Friday, 26 May 2017

AU Day Within The Context Of The Challenges Facing The African Continent

Having existed for years as a continental body, the African Union has not been able to achieve the continental unity it wishes to attain. When its predecessor, the OAU, was formed in 1963, little did its leaders anticipate the myriad of problems it was likely to face as a body. What was uppermost on their minds was the total and quick emancipation of African States that were still under the yoke of colonialism. Today, the problems facing the continent include ethnic and cross border conflicts, refugee problems as well as pervasive hunger and starvation. Other problems are the scourge of AIDS and the incessant military incursion in governance.

Hence, it came as no surprise when in 2002 the OAU was replaced by the African Union with a more focused goal of propelling African states towards peace and prosperity as the basis for achieving the ultimate goal of political and economic integration of its member states. A major challenge confronting the AU and its leaders is how to respond to the creation of jobs as well as livelihood aspirations of Africa’s youth who account for three-quarters of the continent’s labour force. Another major challenge facing the African Union is funding. Programme costs for key institutions such as the Pan African Parliament, the Human Rights Commission and the Anti-Corruption Board are being paid for by donors. Again, the problem of corruption on the continent is real. What is more, the African continent has seen a rise in the threat of extremist groups such as Boko Haram in Nigeria and Cameroon and al-Shabaab in East Africa. These are challenges that must be overcome without delay. One other important challenge to address is dealing with corruption and the illicit flow of money from Africa.The continent possesses great wealth in its resources, but little of this wealth is used in the development of the continent. It has been estimated that Africa is losing close to $50bn annually with a large portion of this coming from the extractive industries such as oil and gas exploration.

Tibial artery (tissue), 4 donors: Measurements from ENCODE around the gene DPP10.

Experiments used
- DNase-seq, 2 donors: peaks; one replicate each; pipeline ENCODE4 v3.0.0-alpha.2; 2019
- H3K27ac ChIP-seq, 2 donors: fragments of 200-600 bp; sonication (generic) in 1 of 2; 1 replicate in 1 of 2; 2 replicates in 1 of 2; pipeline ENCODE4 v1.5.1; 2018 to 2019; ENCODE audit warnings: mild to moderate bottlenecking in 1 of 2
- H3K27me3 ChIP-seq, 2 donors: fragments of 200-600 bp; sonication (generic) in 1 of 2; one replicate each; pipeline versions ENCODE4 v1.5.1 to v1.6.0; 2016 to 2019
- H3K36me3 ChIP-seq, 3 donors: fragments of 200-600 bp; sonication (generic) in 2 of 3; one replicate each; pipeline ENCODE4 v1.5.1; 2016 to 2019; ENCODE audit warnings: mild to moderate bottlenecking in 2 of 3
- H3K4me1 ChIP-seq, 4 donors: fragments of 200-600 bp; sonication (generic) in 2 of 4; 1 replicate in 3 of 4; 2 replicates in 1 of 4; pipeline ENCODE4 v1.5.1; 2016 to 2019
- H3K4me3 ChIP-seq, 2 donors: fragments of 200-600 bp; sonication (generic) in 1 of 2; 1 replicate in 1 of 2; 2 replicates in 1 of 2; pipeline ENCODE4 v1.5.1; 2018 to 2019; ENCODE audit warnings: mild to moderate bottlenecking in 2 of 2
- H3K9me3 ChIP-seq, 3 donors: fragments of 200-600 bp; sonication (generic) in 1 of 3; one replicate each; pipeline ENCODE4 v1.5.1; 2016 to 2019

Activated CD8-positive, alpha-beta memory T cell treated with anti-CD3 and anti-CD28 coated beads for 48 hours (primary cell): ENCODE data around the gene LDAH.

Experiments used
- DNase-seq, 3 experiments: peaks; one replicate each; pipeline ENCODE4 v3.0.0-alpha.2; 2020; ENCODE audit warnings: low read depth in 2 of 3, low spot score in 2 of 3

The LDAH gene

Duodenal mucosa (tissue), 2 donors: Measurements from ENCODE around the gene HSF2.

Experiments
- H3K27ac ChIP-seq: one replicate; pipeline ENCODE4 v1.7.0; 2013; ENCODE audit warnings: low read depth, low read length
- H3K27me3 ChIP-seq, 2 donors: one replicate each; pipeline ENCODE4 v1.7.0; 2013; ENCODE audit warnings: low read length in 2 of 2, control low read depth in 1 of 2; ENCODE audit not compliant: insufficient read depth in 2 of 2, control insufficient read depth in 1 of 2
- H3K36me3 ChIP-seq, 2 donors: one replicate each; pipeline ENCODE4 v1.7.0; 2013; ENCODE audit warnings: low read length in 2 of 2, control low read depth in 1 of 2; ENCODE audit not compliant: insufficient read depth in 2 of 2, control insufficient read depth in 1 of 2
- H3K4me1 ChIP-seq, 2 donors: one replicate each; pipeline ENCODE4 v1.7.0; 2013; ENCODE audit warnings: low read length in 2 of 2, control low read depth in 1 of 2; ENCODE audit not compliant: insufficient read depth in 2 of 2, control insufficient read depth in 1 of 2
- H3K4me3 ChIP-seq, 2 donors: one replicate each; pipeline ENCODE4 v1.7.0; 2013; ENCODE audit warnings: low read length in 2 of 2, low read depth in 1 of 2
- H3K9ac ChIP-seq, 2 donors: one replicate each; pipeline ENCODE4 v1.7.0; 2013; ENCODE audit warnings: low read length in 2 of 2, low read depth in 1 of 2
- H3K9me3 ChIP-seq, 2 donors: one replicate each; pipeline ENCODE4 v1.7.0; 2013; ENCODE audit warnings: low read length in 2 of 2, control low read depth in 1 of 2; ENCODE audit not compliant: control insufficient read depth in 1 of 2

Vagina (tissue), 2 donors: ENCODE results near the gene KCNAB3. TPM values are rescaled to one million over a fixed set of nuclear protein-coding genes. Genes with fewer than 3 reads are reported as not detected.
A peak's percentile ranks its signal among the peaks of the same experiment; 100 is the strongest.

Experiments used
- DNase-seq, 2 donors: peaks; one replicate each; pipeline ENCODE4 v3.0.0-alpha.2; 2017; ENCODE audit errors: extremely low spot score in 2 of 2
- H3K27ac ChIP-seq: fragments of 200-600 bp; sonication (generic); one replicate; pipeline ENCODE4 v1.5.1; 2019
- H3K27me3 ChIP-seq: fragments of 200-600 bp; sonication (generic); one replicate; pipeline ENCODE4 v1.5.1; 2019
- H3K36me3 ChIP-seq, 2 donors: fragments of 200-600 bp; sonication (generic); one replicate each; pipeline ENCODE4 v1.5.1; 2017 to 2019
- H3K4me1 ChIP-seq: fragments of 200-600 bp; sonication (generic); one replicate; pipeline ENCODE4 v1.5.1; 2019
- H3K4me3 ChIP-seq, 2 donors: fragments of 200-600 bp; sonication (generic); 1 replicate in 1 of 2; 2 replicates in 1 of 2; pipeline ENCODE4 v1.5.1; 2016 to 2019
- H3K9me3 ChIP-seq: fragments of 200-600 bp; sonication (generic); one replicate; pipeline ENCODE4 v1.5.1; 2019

Again, the AU would have to adopt an appropriate strategy to manage international co-operation in an era of globalisation and in a changing world order; it would need to come up with a relevant and practical conceptualisation of innovative and transformative partnership which its member states would certainly need to complement their national development efforts.

For many people on the continent, African Union Day is celebrated as a holiday but without much significance to them. This shows that the time has come for the African continent to sit up and sensitise its people to the essence of the aspirations of the continent. Africa appears to be better off when it comes to maintaining the status quo as a colonial legacy rather than taking positive radical steps to pursue the interest of its people.

Since the existence of the AU is crucial in world politics, much greater effort is needed to show its relevance and ensure that the continent has a stronger voice in the global arena rather than a mere whisper drowned out by other stronger players. The relevance of Africa must be felt in realistic terms by the world, so the earlier its leaders come together to solve its problems the better it will be for the continent.

BY: KOFI AMPONSAH-BEDIAKO, HEAD OF PUBLIC RELATIONS, GHANA STANDARDS AUTHORITY, ACCRA.

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